HOUSTON -- At a little store in The Galleria called Field of Dreams, Chris White spends his day selling sports memorabilia.
The walls are covered with jerseys autographed by everybody from J.J. Watt to Nolan Ryan. Shelves are cluttered with helmets signed by players of the past and present, from Earl Campbell to the 1972 Miami Dolphins. On one wall hang boxing trunks autographed by Muhammad Ali, on another a display featuring the signature of Lou Gehrig.
High above a cabinet full of sports souvenirs hangs a panoramic photograph of another legend: The Astrodome.
"A lot of people, they just say they went there when they were a kid," White said. "It's something that, they're thinking maybe they'll knock it down. They do want something like that to keep in their memory."
The Astrodome has always been a house of memories, from the 1965 game when Mickey Mantle knocked the ballpark's first home run into the stands. Oilers fans remember #34 on Earl Campbell's chest, baseball fans remember #34 on Nolan Ryan's back. But after all the memories, the moment has come for a cold, hard decision.
Harris County voters will determine the fate of The Astrodome in a bond referendum on the November ballot, a $217 million plan to convert the dome into a convention and exhibit facility. The Harris County Sports and Convention Corporation put forth the proposal after rejecting a number of privately-submitted proposals that it decided weren't financially feasible.
"It would be a shame, in my mind, to see that asset go away," said Harris County Judge Ed Emmett. "Because ten years from now, somebody looks up and says, 'Well, if we had the dome, we could do this.' Well, this is a use for the dome that makes sense and it preserves the dome for possible future uses."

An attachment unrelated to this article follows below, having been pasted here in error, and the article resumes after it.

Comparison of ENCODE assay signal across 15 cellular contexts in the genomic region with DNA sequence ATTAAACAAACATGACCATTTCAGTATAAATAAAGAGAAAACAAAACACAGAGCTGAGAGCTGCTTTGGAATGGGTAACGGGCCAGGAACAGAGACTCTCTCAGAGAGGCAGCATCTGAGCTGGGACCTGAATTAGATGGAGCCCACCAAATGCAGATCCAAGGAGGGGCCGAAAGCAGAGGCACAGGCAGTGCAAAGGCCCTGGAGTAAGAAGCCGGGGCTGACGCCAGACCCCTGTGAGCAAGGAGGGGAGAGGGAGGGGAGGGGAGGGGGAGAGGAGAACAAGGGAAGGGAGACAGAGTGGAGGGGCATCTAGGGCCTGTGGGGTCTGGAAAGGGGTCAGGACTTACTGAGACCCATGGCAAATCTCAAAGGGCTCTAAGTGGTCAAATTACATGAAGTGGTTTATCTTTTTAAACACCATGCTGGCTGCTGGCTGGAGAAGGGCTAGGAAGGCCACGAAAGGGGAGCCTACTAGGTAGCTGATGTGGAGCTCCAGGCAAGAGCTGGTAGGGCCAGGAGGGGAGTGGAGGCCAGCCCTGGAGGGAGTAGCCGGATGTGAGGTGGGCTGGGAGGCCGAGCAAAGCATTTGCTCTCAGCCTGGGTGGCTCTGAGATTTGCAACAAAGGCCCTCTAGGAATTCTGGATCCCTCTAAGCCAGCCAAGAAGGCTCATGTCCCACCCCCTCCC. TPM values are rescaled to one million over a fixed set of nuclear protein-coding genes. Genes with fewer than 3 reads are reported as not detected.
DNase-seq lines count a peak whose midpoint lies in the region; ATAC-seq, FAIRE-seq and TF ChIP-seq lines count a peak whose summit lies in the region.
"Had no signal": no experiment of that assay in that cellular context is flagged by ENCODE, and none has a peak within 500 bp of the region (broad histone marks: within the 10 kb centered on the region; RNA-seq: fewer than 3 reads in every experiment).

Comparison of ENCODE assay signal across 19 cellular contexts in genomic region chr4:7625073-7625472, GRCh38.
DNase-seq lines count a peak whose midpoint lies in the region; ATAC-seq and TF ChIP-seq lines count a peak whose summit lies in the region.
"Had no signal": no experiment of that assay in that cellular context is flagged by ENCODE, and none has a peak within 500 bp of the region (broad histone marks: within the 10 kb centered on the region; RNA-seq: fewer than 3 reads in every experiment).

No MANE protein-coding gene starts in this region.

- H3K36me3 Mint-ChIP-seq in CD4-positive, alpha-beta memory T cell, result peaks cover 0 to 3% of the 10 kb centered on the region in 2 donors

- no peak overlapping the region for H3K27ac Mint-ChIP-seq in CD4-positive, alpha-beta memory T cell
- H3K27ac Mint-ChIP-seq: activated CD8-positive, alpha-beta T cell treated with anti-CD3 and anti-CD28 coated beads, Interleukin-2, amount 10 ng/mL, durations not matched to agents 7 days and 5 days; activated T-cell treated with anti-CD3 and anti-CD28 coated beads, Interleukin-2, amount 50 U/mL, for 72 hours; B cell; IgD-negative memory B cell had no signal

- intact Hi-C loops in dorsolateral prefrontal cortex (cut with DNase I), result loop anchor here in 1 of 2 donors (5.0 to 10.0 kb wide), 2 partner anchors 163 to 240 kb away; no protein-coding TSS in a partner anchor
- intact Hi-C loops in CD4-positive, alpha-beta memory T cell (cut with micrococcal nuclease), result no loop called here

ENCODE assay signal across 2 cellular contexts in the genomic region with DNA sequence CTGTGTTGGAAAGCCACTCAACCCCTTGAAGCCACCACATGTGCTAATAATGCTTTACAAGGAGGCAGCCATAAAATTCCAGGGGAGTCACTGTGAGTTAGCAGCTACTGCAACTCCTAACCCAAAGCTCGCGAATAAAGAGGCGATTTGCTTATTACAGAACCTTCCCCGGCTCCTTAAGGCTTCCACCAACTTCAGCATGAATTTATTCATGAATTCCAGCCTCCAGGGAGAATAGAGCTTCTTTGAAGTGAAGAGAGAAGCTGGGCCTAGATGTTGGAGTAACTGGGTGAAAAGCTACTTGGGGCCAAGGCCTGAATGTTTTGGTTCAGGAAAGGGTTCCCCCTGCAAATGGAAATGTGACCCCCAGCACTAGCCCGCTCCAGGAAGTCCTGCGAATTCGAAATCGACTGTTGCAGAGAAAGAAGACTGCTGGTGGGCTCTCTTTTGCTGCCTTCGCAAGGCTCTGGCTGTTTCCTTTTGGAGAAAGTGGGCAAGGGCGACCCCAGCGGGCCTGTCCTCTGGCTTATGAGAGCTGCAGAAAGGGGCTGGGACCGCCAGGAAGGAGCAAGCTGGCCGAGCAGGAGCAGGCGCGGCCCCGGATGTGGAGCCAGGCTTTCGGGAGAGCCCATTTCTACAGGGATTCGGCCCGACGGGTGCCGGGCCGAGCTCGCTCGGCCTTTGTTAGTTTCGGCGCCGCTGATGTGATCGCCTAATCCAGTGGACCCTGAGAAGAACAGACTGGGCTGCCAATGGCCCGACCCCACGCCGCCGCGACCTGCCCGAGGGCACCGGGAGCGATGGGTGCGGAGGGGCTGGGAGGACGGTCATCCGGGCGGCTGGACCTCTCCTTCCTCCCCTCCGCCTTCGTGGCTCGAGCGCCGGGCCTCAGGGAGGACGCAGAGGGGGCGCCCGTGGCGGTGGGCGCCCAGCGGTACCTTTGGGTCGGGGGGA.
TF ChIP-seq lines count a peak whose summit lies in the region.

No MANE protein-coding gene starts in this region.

But with election day a little more than two months away, a critical component of the plan is conspicuously missing. When big bond issues backed by the county's heavy hitters appear on the ballot, political and business leaders often form committees to sell the plan to voters. So far, nobody has emerged as The Astrodome's head cheerleader.
"I think it's going to take some sort of organized effort," said Bob Stein, the Rice University political science professor and KHOU analyst. "Bond proposals of this sort usually succeed when there's an overwhelming majority of campaigning and spending on behalf of a bond."
Emmett said a number of people have talked about leading the effort, but nobody's grabbing the ball to run with it.
"Typically, right after Labor Day is when things crank up," Emmett said. "And so we don't know who all is going to be involved, frankly."
Among people who've watched with dismay as the dome has fallen into disrepair, this only fuels suspicion that a failed bond election will give county leaders political cover to destroy the dome. Even a Houston Chronicle editorial recently opined, "The Harris County Sports and Convention Corporation comes to bury the Astrodome, not to praise it …We'll see it on the ballot only with the intent of it being voted down."
That suggestion leaves Emmett visibly annoyed.
"No, I don't think that's right at all," Emmett said. "I think that we spent so much time trying to find a private use for the dome and none of those were funded. Then we had to decide what the best public use is, and I think that's what's before the voters right now."
Whether the referendum passes may depend largely on the age of the voters who turn out in November. Polling conducted during the past few years for KHOU and KUHF Houston Public Radio has shown a curious generational pattern. The strongest supporters of preserving The Astrodome tend to be older voters, who are more likely to have seen games in the historic stadium. Younger voters are more likely to oppose spending bond money on saving the dome.
"To a lot of people that I'd say are 50s, 60s, it means something to them," said White, who sells a lot of memorabilia from the dome. "To me, being 26 years old, it doesn't mean anything to me. It's a stadium. You can knock it down. You've got Reliant Stadium, which is bigger. To me, it doesn't really mean much."
We'll find out in the coming weeks whether anyone emerges as a head cheerleader for a referendum that will decide whether the dome itself will become a memory.